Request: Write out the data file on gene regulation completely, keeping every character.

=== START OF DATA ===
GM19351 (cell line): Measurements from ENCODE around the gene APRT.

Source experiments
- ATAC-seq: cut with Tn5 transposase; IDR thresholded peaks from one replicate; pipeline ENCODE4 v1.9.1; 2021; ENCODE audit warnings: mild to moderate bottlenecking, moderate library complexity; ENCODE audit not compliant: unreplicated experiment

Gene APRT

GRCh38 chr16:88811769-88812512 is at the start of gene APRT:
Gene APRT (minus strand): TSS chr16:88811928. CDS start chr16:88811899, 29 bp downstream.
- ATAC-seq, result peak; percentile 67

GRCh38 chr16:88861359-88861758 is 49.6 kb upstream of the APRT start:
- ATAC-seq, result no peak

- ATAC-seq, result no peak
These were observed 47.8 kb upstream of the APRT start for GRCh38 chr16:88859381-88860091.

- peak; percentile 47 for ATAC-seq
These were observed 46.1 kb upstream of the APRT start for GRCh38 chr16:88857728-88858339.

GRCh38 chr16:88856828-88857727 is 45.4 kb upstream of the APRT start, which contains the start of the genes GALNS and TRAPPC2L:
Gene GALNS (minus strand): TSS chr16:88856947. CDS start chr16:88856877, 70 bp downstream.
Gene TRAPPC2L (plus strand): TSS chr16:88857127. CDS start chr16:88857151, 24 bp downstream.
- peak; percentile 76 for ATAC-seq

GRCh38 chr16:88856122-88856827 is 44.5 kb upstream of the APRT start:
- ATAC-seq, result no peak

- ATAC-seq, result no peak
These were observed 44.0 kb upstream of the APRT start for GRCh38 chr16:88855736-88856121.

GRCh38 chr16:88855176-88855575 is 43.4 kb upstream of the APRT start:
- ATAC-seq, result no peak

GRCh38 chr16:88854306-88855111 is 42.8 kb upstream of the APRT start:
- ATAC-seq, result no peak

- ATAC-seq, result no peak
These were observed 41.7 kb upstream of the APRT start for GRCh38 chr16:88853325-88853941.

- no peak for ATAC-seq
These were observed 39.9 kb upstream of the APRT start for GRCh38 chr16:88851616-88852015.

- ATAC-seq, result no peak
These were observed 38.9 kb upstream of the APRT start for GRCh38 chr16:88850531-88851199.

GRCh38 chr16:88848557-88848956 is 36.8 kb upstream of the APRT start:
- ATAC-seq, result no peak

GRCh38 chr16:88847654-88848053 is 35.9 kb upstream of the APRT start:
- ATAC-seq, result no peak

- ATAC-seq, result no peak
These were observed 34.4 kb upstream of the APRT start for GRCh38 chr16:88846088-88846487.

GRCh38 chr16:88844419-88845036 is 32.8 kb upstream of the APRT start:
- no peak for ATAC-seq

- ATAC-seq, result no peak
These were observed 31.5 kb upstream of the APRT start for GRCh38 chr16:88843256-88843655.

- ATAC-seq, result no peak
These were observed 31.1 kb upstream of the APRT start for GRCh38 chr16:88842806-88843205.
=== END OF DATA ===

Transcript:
GM19351 (cell line): Measurements from ENCODE around the gene APRT.

Source experiments
- ATAC-seq: cut with Tn5 transposase; IDR thresholded peaks from one replicate; pipeline ENCODE4 v1.9.1; 2021; ENCODE audit warnings: mild to moderate bottlenecking, moderate library complexity; ENCODE audit not compliant: unreplicated experiment

Gene APRT

GRCh38 chr16:88811769-88812512 is at the start of gene APRT:
Gene APRT (minus strand): TSS chr16:88811928. CDS start chr16:88811899, 29 bp downstream.
- ATAC-seq, result peak; percentile 67

GRCh38 chr16:88861359-88861758 is 49.6 kb upstream of the APRT start:
- ATAC-seq, result no peak

- ATAC-seq, result no peak
These were observed 47.8 kb upstream of the APRT start for GRCh38 chr16:88859381-88860091.

- peak; percentile 47 for ATAC-seq
These were observed 46.1 kb upstream of the APRT start for GRCh38 chr16:88857728-88858339.

GRCh38 chr16:88856828-88857727 is 45.4 kb upstream of the APRT start, which contains the start of the genes GALNS and TRAPPC2L:
Gene GALNS (minus strand): TSS chr16:88856947. CDS start chr16:88856877, 70 bp downstream.
Gene TRAPPC2L (plus strand): TSS chr16:88857127. CDS start chr16:88857151, 24 bp downstream.
- peak; percentile 76 for ATAC-seq

GRCh38 chr16:88856122-88856827 is 44.5 kb upstream of the APRT start:
- ATAC-seq, result no peak

- ATAC-seq, result no peak
These were observed 44.0 kb upstream of the APRT start for GRCh38 chr16:88855736-88856121.

GRCh38 chr16:88855176-88855575 is 43.4 kb upstream of the APRT start:
- ATAC-seq, result no peak

GRCh38 chr16:88854306-88855111 is 42.8 kb upstream of the APRT start:
- ATAC-seq, result no peak

- ATAC-seq, result no peak
These were observed 41.7 kb upstream of the APRT start for GRCh38 chr16:88853325-88853941.

- no peak for ATAC-seq
These were observed 39.9 kb upstream of the APRT start for GRCh38 chr16:88851616-88852015.

- ATAC-seq, result no peak
These were observed 38.9 kb upstream of the APRT start for GRCh38 chr16:88850531-88851199.

GRCh38 chr16:88848557-88848956 is 36.8 kb upstream of the APRT start:
- ATAC-seq, result no peak

GRCh38 chr16:88847654-88848053 is 35.9 kb upstream of the APRT start:
- ATAC-seq, result no peak

- ATAC-seq, result no peak
These were observed 34.4 kb upstream of the APRT start for GRCh38 chr16:88846088-88846487.

GRCh38 chr16:88844419-88845036 is 32.8 kb upstream of the APRT start:
- no peak for ATAC-seq

- ATAC-seq, result no peak
These were observed 31.5 kb upstream of the APRT start for GRCh38 chr16:88843256-88843655.

- ATAC-seq, result no peak
These were observed 31.1 kb upstream of the APRT start for GRCh38 chr16:88842806-88843205.